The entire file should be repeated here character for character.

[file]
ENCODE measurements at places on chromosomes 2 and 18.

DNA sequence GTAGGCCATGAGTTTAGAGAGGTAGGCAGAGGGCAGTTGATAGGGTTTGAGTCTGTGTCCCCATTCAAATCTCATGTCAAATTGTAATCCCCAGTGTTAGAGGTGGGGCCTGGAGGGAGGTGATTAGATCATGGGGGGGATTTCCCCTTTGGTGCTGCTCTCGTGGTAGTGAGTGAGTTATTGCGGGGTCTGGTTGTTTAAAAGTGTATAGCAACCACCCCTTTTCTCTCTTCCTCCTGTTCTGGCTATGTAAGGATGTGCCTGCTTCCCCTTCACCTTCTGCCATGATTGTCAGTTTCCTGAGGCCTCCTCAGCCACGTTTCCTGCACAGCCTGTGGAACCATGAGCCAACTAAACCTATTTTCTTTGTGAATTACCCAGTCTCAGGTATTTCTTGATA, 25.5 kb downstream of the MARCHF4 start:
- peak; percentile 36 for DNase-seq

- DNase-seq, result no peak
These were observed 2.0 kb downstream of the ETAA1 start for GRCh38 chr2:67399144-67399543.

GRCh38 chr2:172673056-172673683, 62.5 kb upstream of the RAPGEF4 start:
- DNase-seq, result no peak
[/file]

ENCODE measurements at places on chromosomes 2 and 18.

DNA sequence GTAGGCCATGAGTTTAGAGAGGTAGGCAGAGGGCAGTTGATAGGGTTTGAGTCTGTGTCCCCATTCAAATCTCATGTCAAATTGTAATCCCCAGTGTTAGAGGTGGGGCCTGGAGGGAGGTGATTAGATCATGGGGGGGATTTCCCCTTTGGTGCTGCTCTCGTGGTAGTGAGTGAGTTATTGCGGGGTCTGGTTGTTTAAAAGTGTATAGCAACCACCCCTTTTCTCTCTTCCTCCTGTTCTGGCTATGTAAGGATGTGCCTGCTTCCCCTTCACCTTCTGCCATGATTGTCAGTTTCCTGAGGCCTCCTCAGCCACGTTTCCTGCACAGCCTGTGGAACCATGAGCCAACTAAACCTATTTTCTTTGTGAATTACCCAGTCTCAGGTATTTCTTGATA, 25.5 kb downstream of the MARCHF4 start:
- peak; percentile 36 for DNase-seq

- DNase-seq, result no peak
These were observed 2.0 kb downstream of the ETAA1 start for GRCh38 chr2:67399144-67399543.

GRCh38 chr2:172673056-172673683, 62.5 kb upstream of the RAPGEF4 start:
- DNase-seq, result no peak